### comment:3 Changed 13 months ago by

Related Tickets: | → #16139 |
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### comment:4 Changed 13 months ago by

Related Tickets: | #16139 → #11621, #11715, #13742, #16139 |
---|

### comment:5 Changed 13 months ago by

You say "don't worry about levity polymorphism", but the example you give is explicitly ruled out by our lev-poly story

Ah, that's not true: see Section 7.3 of the levity-polymorphism paper, where we discuss functions like

absX :: forall (r :: RuntimeRep) (a :: TYPE r). NumX a => a -> a

where `NumX :: forall (r :: RuntimeRep). TYPE r -> Constraint`

is levity-polymorphic. Here we allow `absX`

to have an arrow `a -> a`

with a levity-polymorphic argument; it's just *term binders* that can't have levity-polymorphic types.

Another point is that messing with TYPE etc affects the entire compiler. A major merit of plan (A) is that it affects the type inference engine only and is then gone.

### comment:6 Changed 13 months ago by

Yes, I fully agree with comment:5. Especially the last bit, about affecting only the type inference engine.

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Richard responds: This has come up before, of course. I've always had an affinity for choice (A). It's easy to describe, even to users, and I think it will lead to nice error messages (which can special-case printing unsolved TC constraints). I don't think it would take all that much code.

(C) doesn't actually work, tempting though it may be. Consider (

Don't worry about levity-polymorphism restrictions in binding positions, as that's not the issue here. The question is: does f take 1 visible argument or 0? The answer depends on the choice of r (under plan C), because r might be LiftedRep C. So have no way of reliably instantiating f's type at an occurrence and are thus dead in the water.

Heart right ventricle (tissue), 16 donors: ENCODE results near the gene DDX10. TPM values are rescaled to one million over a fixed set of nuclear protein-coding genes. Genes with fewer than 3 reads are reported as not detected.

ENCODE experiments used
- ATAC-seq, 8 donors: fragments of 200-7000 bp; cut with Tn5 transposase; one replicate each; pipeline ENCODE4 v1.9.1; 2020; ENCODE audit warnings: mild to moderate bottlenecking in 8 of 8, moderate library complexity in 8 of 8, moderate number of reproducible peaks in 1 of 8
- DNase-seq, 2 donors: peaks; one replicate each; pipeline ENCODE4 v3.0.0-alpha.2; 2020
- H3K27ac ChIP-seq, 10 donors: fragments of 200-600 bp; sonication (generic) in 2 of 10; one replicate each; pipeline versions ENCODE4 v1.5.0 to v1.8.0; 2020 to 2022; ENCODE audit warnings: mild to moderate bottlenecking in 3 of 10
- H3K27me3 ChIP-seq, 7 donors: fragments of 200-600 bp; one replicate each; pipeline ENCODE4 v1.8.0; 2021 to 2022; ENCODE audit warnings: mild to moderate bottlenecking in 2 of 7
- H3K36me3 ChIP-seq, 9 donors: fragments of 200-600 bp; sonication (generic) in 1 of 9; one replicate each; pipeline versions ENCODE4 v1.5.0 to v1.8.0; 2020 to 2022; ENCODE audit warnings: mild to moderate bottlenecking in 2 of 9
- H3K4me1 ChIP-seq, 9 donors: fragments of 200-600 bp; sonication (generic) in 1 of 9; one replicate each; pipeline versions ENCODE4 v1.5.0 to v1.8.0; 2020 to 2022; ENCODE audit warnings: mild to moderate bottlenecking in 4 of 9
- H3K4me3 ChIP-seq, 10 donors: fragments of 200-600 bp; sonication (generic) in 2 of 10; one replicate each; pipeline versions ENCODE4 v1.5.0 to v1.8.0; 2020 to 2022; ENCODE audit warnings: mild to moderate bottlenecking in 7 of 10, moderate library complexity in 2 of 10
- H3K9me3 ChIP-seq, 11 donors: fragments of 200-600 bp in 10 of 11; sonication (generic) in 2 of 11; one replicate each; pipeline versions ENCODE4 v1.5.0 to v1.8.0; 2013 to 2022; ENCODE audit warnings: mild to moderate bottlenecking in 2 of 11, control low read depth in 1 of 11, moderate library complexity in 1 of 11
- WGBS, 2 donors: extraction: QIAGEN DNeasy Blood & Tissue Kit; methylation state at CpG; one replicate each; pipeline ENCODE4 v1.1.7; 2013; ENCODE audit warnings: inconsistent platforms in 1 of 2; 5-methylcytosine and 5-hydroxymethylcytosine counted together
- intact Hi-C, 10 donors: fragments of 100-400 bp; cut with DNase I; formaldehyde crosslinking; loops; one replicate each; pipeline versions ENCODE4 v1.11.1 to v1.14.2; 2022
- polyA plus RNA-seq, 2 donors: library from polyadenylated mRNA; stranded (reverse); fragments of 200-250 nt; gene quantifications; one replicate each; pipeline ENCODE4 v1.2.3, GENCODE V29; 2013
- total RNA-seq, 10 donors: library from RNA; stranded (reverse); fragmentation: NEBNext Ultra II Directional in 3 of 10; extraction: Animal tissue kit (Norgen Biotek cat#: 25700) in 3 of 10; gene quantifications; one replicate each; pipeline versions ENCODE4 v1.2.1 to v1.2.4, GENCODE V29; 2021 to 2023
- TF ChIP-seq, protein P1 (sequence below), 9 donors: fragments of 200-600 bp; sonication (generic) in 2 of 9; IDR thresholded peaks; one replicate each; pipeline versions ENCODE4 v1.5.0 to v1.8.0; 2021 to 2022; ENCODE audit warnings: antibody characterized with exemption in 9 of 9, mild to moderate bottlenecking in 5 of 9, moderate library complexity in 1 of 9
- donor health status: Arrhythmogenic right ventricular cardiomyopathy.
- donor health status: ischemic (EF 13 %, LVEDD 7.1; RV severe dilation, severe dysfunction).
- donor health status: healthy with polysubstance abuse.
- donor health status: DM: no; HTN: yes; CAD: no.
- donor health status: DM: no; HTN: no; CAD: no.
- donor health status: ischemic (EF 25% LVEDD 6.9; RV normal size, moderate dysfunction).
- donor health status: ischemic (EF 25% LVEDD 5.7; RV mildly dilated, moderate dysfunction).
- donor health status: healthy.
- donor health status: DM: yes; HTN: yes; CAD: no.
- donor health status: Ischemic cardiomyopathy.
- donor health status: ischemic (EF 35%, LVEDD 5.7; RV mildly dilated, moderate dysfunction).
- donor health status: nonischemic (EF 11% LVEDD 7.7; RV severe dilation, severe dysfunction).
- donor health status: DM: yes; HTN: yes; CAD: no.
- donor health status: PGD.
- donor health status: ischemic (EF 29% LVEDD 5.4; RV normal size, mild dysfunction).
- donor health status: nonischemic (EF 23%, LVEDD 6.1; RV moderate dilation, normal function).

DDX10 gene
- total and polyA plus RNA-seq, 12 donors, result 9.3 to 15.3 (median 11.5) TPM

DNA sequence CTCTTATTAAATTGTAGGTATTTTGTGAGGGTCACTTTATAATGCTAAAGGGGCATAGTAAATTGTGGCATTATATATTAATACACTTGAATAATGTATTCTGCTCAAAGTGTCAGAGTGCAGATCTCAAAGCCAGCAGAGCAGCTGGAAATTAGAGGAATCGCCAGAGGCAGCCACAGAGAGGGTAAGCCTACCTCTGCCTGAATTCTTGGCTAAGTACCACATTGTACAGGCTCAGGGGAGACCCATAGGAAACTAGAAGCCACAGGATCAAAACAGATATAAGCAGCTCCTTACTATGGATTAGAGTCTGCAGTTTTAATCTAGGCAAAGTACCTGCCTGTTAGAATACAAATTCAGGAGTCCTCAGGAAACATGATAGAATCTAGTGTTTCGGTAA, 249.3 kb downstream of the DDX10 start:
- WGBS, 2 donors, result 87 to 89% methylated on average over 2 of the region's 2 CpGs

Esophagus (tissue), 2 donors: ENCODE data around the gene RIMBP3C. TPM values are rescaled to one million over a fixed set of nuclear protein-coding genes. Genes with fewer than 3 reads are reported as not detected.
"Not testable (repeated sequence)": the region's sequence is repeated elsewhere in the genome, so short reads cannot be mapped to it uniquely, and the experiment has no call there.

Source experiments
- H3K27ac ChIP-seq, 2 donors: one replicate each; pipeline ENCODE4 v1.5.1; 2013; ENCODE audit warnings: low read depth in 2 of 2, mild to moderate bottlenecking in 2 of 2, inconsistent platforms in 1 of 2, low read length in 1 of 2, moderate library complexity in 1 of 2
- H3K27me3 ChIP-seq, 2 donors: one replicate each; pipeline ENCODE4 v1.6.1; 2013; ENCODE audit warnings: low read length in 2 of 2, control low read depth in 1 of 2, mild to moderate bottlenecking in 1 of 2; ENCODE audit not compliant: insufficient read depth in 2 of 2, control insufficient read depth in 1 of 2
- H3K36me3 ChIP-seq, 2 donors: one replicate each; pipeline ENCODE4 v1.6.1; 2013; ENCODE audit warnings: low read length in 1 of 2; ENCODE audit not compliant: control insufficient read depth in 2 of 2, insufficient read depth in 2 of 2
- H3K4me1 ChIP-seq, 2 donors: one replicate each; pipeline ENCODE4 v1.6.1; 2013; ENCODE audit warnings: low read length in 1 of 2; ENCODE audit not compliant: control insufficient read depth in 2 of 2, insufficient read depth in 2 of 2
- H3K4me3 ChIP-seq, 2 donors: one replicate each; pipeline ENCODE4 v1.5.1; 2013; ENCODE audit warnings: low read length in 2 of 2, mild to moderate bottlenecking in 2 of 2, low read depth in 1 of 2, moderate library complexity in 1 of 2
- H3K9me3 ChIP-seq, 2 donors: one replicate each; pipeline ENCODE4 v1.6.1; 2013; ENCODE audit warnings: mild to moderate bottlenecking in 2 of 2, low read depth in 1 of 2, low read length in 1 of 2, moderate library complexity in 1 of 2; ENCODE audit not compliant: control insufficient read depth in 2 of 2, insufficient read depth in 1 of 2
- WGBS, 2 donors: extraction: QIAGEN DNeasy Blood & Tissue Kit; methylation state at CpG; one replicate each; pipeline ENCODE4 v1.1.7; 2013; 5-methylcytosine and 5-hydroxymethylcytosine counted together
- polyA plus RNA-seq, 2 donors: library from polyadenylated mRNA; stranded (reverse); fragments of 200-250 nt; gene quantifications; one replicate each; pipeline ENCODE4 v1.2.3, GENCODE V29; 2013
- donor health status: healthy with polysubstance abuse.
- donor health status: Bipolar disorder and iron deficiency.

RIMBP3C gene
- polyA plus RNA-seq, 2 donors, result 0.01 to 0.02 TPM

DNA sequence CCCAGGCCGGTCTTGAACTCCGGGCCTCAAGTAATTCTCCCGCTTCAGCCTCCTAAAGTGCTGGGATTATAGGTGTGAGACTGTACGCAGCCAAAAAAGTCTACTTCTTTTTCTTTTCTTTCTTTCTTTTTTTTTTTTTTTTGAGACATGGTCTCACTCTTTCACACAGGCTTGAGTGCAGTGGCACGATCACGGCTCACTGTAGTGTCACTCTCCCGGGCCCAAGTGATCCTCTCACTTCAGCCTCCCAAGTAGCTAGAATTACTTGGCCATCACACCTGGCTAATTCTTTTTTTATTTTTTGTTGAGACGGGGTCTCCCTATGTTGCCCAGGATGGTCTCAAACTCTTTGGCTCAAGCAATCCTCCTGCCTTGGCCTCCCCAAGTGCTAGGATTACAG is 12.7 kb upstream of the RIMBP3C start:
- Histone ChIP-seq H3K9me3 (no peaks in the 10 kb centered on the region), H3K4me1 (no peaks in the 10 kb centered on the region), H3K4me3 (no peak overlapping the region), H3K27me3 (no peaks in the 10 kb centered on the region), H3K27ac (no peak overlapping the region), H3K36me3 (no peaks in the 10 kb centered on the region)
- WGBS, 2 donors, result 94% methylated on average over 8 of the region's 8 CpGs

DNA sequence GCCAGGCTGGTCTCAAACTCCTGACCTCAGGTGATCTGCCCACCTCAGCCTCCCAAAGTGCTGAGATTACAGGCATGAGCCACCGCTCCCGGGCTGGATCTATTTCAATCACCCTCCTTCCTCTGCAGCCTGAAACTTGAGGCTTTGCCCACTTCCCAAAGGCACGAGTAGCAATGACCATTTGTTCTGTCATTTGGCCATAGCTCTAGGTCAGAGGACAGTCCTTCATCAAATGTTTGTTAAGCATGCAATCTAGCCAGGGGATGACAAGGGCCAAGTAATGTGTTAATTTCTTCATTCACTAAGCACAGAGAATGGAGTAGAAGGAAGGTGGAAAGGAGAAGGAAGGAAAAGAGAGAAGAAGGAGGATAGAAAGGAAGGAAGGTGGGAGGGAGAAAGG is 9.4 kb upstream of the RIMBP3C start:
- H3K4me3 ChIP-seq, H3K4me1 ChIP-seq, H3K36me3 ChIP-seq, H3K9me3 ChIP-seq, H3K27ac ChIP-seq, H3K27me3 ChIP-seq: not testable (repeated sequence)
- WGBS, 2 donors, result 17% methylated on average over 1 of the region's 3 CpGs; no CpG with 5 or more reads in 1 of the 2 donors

Plan D:

That is, make the T/C distinction totally orthogonal to representation, and simply disallow any quantification over a type whose kind has a variable in the TC position. This has the nice side effect of allowing unlifted constraints (e.g., an unboxed implicit parameter or a strict dictionary). But it has the significant drawback of polluting the type of

`(->)`

, which would now beIndeed, we have considered this route before, here.

The main drawback I see from that abandoned approach in the proposal is that it banned newtype-classes. I don't think we have a satisfactory way (yet) of eliminating newtype-classes while keeping, e.g., reflection working. (This matters: singletons uses the reflection trick to change exponentially-slow processes to linear ones.)

Summing up, I see two ways forward:

Simon's (B) would work, but it seems strictly inferior to (A), simply because a new TyVar flavor is a more obscure approach to getting the behavior we would see in (A), whereas (A) uses an abstraction (a class-like constraint) that everyone knows and loves.

Between these two approaches, (A) is at least an order of magnitude easier. So I vote for that. :) I do believe, though, that we'll have to do (D) eventually, though.